Ninja Gaiden Dragon Sword represents the changing approach to game design stimulated by the popularity of the Wii and DS. It is a game whose control scheme is as wonderfully elegant as its level progression is tightly focused. Like most of Team Ninja's efforts, the polish and craftsmanship of the game's controls define it more than any other element and in that sense they are a perfect match for Nintendo - a company who rests their development laurels squarely on gameplay and its perfection. But as much as Dragon Sword is the progeny of Itagaki and company, it is also a firm break from the tradition and reputation so closely associated with Team Ninja.
Like the Xbox Ninja Gaiden, Dragon Sword is a study in game control. However, if Ninja Gaiden was about the monumental struggle a player faces in bridging the gap between the sensory input on a controller and the marionette on screen, then Dragon Sword is here to show how easily that gap could have been closed if we had only accepted a few caveats. The biggest of these is acknowledging that for a touch screen fighting game to work, there must be a one to one relationship between the movement of the stylus on the screen and action it produces. Thus, dragging the stylus over an enemy causes Ryu to slash an enemy, swiping upwards with the stylus causes Ryu to jump, and various combinations of these movements create special moves. To keep the game from reaching the rococo heights of Ninja Gaiden, there are only around four special moves, all of them very intuitive.
In simplifying the moves and fostering such a direct relationship between the stylus and the character's actions, the game begins to resemble an only slightly more advanced version of whack-a-mole. Ryu, as a third person vicarious experience, is all but extinguished, having been replaced by the stylus. Despite his wonderfully nimble character animation, he is overpowered by the presence of the player's stylus - the hammer that whacks away on moles popping their heads up on screen. Yet Team Ninja deserves credit for maintaining the feeling that the player is sword fighting, despite the de facto absence of an avatar. A lot of this can be credited to the sound design of the game. While not immediately striking, I started to realize it was the sound that tied me to the game world when Ryu could not. The midst of an intense action sequence is a satifsying cacophony of samurai movie sound effects, and blue sword flashes. Make no mistake, the gameplay is extremely satisfying on a primal level. Also crucial to the game's appeal is its limited scope, a scant 4-5 hours in a single play through - enough time to master the controls, but not so much that the player grows bored with the scheme's limitations.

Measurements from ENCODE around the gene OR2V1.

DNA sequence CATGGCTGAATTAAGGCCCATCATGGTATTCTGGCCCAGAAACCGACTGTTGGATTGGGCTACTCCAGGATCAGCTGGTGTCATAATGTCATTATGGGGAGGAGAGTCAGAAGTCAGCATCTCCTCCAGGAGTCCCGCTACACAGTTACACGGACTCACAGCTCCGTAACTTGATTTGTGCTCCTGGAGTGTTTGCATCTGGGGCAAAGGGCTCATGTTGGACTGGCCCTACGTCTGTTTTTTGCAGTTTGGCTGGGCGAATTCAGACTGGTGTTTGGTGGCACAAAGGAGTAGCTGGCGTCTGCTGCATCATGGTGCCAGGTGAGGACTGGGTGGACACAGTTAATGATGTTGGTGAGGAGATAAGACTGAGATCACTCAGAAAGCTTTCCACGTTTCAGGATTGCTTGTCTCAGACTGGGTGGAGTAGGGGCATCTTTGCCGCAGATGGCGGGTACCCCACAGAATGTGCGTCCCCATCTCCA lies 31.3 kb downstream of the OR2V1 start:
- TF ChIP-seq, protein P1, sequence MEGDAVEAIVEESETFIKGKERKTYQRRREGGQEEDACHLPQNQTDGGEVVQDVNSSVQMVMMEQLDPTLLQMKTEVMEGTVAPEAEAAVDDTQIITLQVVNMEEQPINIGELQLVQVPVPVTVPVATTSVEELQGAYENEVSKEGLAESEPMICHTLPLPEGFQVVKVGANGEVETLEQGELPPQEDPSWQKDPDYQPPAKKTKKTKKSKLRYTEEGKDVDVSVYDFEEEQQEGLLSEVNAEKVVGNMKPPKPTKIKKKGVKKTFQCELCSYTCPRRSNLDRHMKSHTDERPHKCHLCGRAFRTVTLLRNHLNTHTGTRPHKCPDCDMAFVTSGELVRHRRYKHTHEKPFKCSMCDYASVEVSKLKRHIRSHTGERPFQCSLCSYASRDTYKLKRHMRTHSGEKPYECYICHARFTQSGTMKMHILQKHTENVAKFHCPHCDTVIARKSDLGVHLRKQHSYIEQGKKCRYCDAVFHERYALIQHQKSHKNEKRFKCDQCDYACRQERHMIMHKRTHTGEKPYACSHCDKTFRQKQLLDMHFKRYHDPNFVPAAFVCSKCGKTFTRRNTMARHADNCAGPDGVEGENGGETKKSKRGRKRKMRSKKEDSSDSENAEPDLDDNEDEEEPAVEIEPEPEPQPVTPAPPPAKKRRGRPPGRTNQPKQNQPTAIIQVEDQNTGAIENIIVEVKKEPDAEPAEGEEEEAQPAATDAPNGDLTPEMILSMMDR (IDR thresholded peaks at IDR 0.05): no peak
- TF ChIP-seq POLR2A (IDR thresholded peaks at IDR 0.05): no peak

Also like the rest of Team Ninja's games, the remaining elements of Dragon Sword are rather less compelling. In an apparent effort to appeal to a wider audience they have focused the game around a straightforward narrative presented with cut scenes reminiscent of a cartoon. However despite the goofy old men, innocent damsels, and gap tooth children, Team Ninja was unwilling to totally abandon their preoccupation with fetish culture and highly sexualized female bodies. Because of this, the game has a strange sexual undertone that I found more disturbing than the tongue in cheek nudity one might run across in a title like God of War.
Ninja Gaiden Dragon Sword represents the very best of what I imagined the DS could be when it was first unveiled, and it is the type of game I hope might one day grace the Wii. But in conforming to Nintendo's vision for DS, Dragon Sword has compromised itself. The elements that defined the series, the obstinate difficulty and the labyrinthine controls, have been pushed to the wayside, leaving only a pleasant diversion. This is fine, as diversions are well suited for the DS, however I find myself underwhelmed by this gelding of a game, especially because I know that it comes from a line of stallions.
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